By Matthew Moorcroft
Episode 1 (Welcome to the Playground) – Strong Recommendation
Episode 2 (Some Mysteries Are Better Left Unsolved) – Strong Recommendation
Episode 3 (The Base Violence Necessary For Change) – Highest Recommendation
- Directed by Pascal Charrue and Arnaud Delord
- Starring Hailee Steinfeld, Mia Sinclair Jenness, Kevin Alejandro, JB Blanc
So I think we are all in agreement that the age of wonky video game adaptations are behind us, right? Or at the very least the mere idea of one is no longer a cause for concern. Just like comic book adaptations, there will always be ones that miss the mark but in recent years it seems like that video game movies and shows have finally cracked the code on these things in terms of quality control. And like a lot of things, Netflix mostly led the charge with it thanks to Castlevania gathering a large amount of acclaim throughout it’s run, so of course Riot Games would attempt to cash in on the trend early by doing a show based on their ever-popular moneymaker League of Legends.
Pouring reportedly at least $10-15 million an episode into the project, Arcane, on first glance, is certainly gorgeous. It’s honestly one of the best looking animated shows on the market right now and could be argued does for animated shows what Into the Spider-Verse did for theatrical animation, launching it firmly into the world of heavily stylized, colorful 2D/3D mixes that remains as uniquely stunning as it is eye-wateringly delightful. It honestly could have gotten by being an expensive tech demo for future League of Legends projects (which, let’s be honest, it most certainly is to an extent), solely existing as a fun little art project for Riot to throw money at to distract the press from their ongoing employee abuse allegations; though, if we are gonna be honest, Riot on that front is part of a bigger systemic problem that they are a massive player in but I digress.
Thankfully Arcane is also legitimately fantastic, hell it’s downright brilliant at points honestly. It’s wickedly sharp, thematically interesting fantasy world combined with stellar character writing and strong emotional depth is what gives Arcane boots to stand among the crowd of adaptations coming out nowadays. Smartly resisting the urge to simply be a regurgitation of knowledge from the game lore like Warcraft and instead crafting a unique, original narrative, Arcane‘s emotional hook of two sisters in a growing class conflict is defined quickly and the stakes made clear. And like all good stories, it keeps it’s scale relatively small and personal, and while it’s clear bigger things are in the background it’s mostly backdrop for the real meat of the narrative here.
Hailee Steinfeld, who gives a fantastic vocal performance as Vi, leads the charge in a cast of likable characters who the show takes great pains in developing before inevitably throwing the rug down from under them. In the same year as another adult animated show, Invincible, Arcane may not be as gruesome and ultra violent as that show but it follows in that vein of that show as well as fellow Netflix critical darling Bojack Horseman by actually using the animated medium seriously and telling adult stories for once. If anything, it’s fantastic that Arcane even exists at all – an hour long, adult animated drama is unheard of and deserves more recognition and should be taken seriously.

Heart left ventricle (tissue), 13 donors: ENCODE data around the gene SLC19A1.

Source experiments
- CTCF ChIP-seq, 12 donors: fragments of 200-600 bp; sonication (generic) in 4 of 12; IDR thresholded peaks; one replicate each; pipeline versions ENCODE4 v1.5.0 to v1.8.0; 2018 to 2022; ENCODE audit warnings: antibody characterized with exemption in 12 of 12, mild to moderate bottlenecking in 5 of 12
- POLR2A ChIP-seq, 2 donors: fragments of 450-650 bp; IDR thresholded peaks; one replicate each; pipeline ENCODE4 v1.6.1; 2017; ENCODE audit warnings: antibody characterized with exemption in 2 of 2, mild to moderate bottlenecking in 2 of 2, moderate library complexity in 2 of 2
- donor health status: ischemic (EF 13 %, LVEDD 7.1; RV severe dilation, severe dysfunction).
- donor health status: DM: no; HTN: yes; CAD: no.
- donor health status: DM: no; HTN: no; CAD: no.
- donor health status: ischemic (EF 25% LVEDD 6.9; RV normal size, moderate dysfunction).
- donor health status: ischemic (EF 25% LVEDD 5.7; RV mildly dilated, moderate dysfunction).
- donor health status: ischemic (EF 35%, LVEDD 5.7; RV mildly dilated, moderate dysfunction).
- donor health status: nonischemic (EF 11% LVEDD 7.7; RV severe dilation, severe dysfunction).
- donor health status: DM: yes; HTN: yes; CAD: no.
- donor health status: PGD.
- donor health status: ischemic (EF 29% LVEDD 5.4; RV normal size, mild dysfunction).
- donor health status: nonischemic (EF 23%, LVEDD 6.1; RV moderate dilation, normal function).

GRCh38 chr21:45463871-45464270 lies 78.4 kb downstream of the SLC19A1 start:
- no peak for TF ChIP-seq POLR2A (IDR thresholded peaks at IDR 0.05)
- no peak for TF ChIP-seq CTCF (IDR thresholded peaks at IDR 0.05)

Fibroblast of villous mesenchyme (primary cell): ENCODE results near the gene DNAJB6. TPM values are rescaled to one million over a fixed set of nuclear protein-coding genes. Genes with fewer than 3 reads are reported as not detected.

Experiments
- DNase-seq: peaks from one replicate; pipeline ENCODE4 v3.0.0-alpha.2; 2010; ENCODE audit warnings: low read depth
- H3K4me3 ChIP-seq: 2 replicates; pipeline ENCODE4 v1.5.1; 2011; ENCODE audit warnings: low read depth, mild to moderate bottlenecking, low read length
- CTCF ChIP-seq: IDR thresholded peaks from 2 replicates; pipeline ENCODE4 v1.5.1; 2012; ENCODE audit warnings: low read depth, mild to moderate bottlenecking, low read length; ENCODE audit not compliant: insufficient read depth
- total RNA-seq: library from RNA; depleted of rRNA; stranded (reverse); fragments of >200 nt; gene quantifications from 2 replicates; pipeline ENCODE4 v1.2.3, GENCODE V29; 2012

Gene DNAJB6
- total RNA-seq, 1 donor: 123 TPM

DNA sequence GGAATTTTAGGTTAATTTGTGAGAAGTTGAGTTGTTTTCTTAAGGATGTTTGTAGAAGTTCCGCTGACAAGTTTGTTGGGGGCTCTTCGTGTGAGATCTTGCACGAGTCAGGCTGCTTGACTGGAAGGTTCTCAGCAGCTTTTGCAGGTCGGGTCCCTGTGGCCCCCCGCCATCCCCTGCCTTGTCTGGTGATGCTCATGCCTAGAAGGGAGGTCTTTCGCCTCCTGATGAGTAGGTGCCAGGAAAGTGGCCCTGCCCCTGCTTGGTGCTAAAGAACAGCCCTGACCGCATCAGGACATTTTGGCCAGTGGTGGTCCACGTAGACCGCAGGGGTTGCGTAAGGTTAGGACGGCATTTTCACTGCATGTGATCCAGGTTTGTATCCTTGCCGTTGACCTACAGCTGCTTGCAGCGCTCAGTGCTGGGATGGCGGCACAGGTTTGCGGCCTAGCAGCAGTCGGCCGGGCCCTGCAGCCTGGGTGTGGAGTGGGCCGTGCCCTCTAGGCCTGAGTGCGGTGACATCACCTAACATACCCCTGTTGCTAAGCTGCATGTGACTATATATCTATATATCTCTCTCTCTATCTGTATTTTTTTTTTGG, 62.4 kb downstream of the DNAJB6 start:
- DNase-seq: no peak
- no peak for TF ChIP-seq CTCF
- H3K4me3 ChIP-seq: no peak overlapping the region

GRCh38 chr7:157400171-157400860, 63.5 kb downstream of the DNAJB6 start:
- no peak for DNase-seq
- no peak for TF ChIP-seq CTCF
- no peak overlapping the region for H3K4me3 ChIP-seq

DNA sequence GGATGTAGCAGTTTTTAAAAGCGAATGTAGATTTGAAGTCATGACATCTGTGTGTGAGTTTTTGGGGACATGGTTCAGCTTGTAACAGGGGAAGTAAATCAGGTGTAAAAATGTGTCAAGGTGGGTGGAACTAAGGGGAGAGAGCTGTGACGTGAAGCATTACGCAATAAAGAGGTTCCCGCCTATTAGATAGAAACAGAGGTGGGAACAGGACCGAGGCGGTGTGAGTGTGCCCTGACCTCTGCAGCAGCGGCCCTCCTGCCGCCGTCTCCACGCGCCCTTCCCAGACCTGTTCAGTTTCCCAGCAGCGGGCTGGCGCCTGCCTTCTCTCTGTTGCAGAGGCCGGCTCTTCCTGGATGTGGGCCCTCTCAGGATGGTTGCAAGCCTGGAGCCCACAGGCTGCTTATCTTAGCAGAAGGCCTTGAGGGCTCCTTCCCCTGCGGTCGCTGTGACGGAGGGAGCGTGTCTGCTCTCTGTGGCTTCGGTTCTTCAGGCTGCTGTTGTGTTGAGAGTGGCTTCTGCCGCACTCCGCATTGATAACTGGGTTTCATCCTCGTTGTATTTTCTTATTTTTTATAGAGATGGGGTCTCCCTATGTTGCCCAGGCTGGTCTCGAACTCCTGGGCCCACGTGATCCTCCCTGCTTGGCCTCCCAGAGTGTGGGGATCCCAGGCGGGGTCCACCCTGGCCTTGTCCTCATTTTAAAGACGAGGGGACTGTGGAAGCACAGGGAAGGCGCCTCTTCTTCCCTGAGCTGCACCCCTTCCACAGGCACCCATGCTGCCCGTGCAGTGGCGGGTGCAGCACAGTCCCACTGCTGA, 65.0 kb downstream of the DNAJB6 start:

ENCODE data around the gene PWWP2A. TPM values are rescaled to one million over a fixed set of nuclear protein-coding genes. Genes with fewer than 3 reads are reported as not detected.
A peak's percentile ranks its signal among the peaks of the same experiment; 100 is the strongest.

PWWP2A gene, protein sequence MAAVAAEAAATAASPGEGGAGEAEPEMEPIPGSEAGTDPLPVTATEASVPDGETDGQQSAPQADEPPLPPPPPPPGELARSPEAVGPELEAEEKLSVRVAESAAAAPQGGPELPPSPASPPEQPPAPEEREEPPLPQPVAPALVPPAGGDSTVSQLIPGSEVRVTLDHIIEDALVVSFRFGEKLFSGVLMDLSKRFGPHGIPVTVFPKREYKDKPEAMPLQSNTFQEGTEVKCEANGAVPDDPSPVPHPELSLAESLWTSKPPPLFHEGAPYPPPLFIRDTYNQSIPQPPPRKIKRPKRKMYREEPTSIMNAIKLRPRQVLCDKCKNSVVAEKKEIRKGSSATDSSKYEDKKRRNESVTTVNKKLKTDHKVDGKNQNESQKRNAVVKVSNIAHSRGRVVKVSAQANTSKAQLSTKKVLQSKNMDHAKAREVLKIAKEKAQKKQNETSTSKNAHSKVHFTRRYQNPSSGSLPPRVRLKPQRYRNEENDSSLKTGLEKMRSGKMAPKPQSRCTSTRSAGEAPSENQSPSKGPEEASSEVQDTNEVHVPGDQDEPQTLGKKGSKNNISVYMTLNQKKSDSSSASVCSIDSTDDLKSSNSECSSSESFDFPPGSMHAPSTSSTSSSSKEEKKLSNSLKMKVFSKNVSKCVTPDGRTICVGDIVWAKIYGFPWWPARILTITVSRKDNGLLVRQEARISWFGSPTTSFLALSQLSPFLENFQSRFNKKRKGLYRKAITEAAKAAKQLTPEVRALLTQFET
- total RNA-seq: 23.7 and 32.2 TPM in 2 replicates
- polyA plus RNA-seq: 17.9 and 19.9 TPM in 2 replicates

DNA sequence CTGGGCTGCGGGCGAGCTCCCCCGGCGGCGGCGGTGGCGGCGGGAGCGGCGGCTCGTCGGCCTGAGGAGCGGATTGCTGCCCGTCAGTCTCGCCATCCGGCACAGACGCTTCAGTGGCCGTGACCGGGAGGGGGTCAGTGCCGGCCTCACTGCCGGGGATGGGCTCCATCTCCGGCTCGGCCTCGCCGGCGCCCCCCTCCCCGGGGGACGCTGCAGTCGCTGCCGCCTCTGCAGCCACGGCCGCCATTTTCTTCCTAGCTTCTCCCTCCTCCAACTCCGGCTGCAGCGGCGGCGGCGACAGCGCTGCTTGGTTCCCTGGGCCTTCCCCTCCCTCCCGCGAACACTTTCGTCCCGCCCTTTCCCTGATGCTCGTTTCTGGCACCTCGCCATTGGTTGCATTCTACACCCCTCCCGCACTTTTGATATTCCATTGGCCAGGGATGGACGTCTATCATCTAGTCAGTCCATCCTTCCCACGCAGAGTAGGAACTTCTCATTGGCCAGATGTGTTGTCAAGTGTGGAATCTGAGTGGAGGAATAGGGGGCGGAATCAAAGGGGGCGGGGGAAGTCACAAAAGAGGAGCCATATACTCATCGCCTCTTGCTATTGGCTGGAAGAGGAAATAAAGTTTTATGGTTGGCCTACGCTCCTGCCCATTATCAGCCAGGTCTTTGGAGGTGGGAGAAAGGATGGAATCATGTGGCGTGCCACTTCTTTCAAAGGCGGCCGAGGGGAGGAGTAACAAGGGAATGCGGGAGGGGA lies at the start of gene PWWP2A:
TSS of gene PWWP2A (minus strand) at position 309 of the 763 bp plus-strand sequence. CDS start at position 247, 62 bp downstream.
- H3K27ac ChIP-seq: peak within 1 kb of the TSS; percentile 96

And then when Episode 3 hits all of that build up is worth it. While Arcane‘s first two episodes played it close to their chests, the end of Act 1 is a showcase of the best the show has to offer not just in terms of action sequences but also pure emotional heft and gut punches. Arcane is ultimately a tragedy of circumstance and nature, a story about what happens in class ruled society on a daily basis brought to it’s upmost extreme. Powder as a character staying as likable as she is in spite of her recklessness is a testament to how Arcane is treating it’s characters. There is a level of respect it has for everybody involved, from Jayce’s naive yet opinionated love of science, Vander’s gruff and stern parenting, and the mysterious yet compelling villainy (anti-heroism?) of Silco that inform it’s entire production.
And it ends a great standalone piece as well. If the show ended up ending here for whatever reason it would be a remarkable standalone, 2 hour project, which is the beauty of it and how this extended prologue is structured. And while it remains to be seen if it can maintain this strong early momentum, it’s in a good position as all of the pieces are already in play this early and this well set up. If anything, the show should absolutely be watched simply for its gorgeous tableaus alone, using it’s unique colour design and character animation to really add to each and every image from the show. Particularly impressive is how each character and mood is colour coded from the getgo – great attention to detail and an excellent crash course in how colour is an important part of visual storytelling.
The real magic though was that it got somebody like myself, who has played a total of 5-10 hours of League of Legends in a desperate bid to try and like it and just couldn’t, to give a damn and that’s impressive in of itself. The lack of barriers to enjoy it is a breath of fresh air with so many adaptations requiring some kind of homework and many could take a lesson or two from it.
Oh, and the Imagine Dragons opening isn’t terrible either. That’s the biggest miracle of them all.